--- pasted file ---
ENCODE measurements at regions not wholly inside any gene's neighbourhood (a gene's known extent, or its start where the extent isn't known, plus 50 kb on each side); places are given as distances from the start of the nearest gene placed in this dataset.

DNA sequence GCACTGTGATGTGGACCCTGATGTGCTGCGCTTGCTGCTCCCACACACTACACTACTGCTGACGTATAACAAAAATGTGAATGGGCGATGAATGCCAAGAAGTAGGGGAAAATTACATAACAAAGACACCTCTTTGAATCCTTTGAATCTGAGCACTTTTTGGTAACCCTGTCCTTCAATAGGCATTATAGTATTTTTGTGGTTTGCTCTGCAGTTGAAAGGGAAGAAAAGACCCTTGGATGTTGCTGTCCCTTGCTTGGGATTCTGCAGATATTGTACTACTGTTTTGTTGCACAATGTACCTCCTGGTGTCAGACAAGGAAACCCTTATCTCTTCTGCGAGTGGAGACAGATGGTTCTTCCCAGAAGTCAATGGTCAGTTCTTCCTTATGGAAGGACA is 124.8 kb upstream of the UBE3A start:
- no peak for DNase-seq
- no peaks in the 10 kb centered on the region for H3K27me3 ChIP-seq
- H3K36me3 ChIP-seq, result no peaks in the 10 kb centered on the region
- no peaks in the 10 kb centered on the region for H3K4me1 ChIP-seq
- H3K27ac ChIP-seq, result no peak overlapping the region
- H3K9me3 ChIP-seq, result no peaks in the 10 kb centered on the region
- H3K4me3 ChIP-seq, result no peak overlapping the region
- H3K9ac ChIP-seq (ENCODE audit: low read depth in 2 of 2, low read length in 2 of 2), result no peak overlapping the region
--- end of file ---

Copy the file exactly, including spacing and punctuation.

ENCODE measurements at regions not wholly inside any gene's neighbourhood (a gene's known extent, or its start where the extent isn't known, plus 50 kb on each side); places are given as distances from the start of the nearest gene placed in this dataset.

DNA sequence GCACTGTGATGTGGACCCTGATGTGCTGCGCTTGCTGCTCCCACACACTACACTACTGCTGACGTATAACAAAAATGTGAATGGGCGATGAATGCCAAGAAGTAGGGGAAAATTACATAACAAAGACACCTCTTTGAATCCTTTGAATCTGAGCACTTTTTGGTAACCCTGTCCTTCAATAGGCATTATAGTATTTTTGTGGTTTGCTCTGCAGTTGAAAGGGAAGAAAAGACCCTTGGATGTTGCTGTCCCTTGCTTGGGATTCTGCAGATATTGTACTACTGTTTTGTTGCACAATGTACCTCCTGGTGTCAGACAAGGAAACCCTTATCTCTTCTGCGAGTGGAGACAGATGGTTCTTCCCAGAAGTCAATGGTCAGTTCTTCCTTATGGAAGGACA is 124.8 kb upstream of the UBE3A start:
- no peak for DNase-seq
- no peaks in the 10 kb centered on the region for H3K27me3 ChIP-seq
- H3K36me3 ChIP-seq, result no peaks in the 10 kb centered on the region
- no peaks in the 10 kb centered on the region for H3K4me1 ChIP-seq
- H3K27ac ChIP-seq, result no peak overlapping the region
- H3K9me3 ChIP-seq, result no peaks in the 10 kb centered on the region
- H3K4me3 ChIP-seq, result no peak overlapping the region
- H3K9ac ChIP-seq (ENCODE audit: low read depth in 2 of 2, low read length in 2 of 2), result no peak overlapping the region